Coronation of the Virgin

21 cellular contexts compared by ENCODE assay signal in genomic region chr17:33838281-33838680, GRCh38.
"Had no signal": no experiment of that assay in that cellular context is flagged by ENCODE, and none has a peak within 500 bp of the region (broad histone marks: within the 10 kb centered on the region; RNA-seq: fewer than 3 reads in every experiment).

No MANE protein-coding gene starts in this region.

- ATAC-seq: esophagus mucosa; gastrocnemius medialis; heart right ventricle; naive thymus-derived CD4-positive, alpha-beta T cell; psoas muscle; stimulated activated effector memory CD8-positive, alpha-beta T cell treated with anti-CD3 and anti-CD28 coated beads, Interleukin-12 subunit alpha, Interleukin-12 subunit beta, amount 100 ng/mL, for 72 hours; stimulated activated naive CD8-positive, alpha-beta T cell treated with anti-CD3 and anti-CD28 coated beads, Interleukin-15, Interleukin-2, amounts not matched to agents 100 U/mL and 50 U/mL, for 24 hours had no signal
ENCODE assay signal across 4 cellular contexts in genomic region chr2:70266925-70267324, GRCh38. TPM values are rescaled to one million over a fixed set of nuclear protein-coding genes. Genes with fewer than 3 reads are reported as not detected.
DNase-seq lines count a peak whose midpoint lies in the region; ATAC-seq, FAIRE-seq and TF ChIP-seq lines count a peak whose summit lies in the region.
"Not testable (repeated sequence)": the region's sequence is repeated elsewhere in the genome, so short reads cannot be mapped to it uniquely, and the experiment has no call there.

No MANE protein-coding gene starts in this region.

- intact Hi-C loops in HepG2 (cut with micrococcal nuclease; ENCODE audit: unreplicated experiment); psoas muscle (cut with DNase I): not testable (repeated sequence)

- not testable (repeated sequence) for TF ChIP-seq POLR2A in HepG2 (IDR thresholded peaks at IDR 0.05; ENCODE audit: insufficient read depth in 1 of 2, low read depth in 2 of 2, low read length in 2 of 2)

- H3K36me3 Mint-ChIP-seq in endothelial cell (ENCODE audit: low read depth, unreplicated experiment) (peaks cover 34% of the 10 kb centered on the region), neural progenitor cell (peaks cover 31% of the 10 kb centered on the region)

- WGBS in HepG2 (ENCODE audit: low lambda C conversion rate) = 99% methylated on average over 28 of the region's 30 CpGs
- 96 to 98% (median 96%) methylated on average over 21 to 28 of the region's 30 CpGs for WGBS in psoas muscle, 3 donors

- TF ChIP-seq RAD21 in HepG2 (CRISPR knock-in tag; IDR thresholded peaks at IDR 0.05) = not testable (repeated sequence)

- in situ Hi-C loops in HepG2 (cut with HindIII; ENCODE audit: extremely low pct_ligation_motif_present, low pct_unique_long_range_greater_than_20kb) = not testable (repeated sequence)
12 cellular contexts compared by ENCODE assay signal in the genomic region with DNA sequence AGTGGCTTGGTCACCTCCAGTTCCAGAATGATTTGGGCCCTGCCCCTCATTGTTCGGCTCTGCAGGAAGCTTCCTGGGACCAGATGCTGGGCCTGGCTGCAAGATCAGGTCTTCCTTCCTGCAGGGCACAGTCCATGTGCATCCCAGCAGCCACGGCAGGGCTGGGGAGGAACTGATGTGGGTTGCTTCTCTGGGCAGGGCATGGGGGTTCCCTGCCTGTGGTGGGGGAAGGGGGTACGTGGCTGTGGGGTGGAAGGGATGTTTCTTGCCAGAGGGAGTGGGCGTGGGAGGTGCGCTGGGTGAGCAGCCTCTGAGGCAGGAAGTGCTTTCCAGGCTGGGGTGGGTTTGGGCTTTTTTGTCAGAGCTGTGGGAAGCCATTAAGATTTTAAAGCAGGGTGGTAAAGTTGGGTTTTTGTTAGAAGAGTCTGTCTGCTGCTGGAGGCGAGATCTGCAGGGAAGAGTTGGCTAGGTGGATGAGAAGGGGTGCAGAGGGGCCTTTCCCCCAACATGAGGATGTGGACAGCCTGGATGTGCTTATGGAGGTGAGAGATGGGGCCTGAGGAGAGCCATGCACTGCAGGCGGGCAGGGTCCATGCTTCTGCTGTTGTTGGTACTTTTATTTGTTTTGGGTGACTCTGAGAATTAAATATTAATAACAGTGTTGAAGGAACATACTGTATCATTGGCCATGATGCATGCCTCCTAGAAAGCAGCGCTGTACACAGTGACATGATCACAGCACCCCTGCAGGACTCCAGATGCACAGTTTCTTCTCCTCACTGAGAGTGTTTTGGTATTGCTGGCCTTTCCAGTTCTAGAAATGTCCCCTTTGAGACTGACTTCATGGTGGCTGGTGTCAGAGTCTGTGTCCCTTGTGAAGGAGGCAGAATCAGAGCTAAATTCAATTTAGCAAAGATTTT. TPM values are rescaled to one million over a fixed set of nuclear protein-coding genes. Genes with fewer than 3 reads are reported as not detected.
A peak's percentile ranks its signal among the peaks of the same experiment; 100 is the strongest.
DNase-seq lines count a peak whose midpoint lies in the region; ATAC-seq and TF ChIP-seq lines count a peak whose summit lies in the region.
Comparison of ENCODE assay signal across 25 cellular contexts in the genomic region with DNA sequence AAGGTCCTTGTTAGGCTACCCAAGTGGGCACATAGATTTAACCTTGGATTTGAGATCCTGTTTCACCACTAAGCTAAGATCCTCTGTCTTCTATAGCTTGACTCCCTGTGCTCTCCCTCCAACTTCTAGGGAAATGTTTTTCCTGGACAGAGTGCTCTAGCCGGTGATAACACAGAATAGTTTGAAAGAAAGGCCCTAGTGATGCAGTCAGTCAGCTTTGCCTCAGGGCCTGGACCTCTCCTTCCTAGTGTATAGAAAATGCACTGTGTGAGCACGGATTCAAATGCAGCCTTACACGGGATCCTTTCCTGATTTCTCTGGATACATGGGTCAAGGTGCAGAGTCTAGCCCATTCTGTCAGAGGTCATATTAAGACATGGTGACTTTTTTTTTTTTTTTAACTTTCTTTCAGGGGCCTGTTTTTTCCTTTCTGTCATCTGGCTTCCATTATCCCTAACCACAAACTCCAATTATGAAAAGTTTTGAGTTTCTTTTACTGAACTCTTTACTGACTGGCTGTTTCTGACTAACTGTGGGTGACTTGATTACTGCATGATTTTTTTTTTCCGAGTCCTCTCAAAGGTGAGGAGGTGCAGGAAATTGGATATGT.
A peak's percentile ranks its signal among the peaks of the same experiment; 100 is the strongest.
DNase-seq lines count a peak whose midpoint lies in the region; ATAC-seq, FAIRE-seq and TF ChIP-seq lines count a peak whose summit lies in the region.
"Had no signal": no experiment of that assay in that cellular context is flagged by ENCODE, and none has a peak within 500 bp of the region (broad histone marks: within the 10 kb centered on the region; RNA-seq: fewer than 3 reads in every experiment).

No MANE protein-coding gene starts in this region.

The final mystery of the rosary at Varese is represented on the high altar inside the sanctuary of Santa Maria del Monte. The Coronation of the Virgin is the fifth joyful mystery and the fifteenth mystery overall. Unlike the other chapels, these sculptures are neither life-sized nor made of terracotta. The wooden figure of the Virgin and Child was carved by an unknown artist, either in the fourteenth or fifteenth century. Usually the sculpture is dressed in rich fabric robes and veils, so only the figures' heads and the infant's hands are visible. When these vestments were removed for cleaning in 1984, conservators discovered that the left arm that is visible through the child's sleeve is not original to the work. Another left arm hugs a book to his chest. Removing these robes also reveals a small figure being crushed under the Virgin's left foot. It may be an evil spirit, demon, dragon, or, one scholar suggests, a symbol of the Arian heretics that Mary helped Saint Ambrose defeat on this mountain in the fourth century. The sculpture was carved to show Mary seated on the throne of heaven, but the additional garments hide her seat and give the impression that she is standing instead. This devotional image is one of many Black Madonnas honored in northern Italy. Black Madonnas were believed to have been brought to Europe from the East and are often tied to Byzantine spiritual and artistic practices. Legend says that Madonne Nere at the Sacro Monti of Oropa and Crea, for example, were brought from the Holy Land by Saint Eusebius. Other scholars suggest that these figures developed out of pre-Christian deities and became the Virgin to preserve local spiritual practices. At Varese, it is not entirely clear whether the figure's skin was always dark or whether it became so with age. Local legend records that the sculpture was made by Saint Luke and brought to this site by Saint Ambrose. The existing altar was erected between 1660 and 1662 by Giuseppe Rusnati (1647 - c. 1713), or Rosnati, who was a student of Dionigi Bussola (1615 - 1687), the sculptor of Varese's Crucifixion Chapel (c. 1660 - 1668). It is made of approximately 150 tons of marble. Rusnati's work was commissioned by Count Giacomo Simonetta and his wife Anna (née Monti), whose brother had been the archbishop of Milan Cesare Monti (1593 - 1650). The previously existing altar, and the sanctuary itself, was funded by Galeazzo Maria Sforza, the Duke of Milan, after he visited the newly established convent in 1475. Construction began the following year. Lotti follows Daniele Pescarmona, who suggests that this statue of the Virgin was substituted by another from the late-fifteenth century until the mid-seventeenth century, because that image better complemented the Sforza altarpiece. When Rusnati's work was finished, the sculptures were switched; the older statue was returned to the sanctuary and its replacement placed in the monastery. / The Sacro Monte sopra Varese is built on Mount Olona, also called Mount Vellate, which is believed to be the site of Saint Ambrose's final victory over an army of Arian heretics in the year 389. A church dedicated to the Madonna del Monte was erected on the site in the 10th century and rebuilt by the duke of Milan, Galeazzo Maria Sforza, in the late 15th century. Two local women established an Augustinian convent there in 1474 and, little more than a century later, another of their number proposed that a Sacro Monte be built leading up to the sanctuary. There are fourteen chapels and three monumental arches illustrating the mysteries of the rosary, preceded by a church dedicated to the Immaculate Conception. The final mystery is represented by the cult statue on the high altar, which is attributed to Saint Luke. The chapels were designed by Giuseppe Bernascone, il Mancino (1565 - 1627), an architect from Varese who trained with Pellegrino Tibaldi (1527 - 1596), or Pellegrino de' Pellegrini, and constructed quickly between 1605 and 1699. They are significantly larger than the chapels at any other Sacro Monte.
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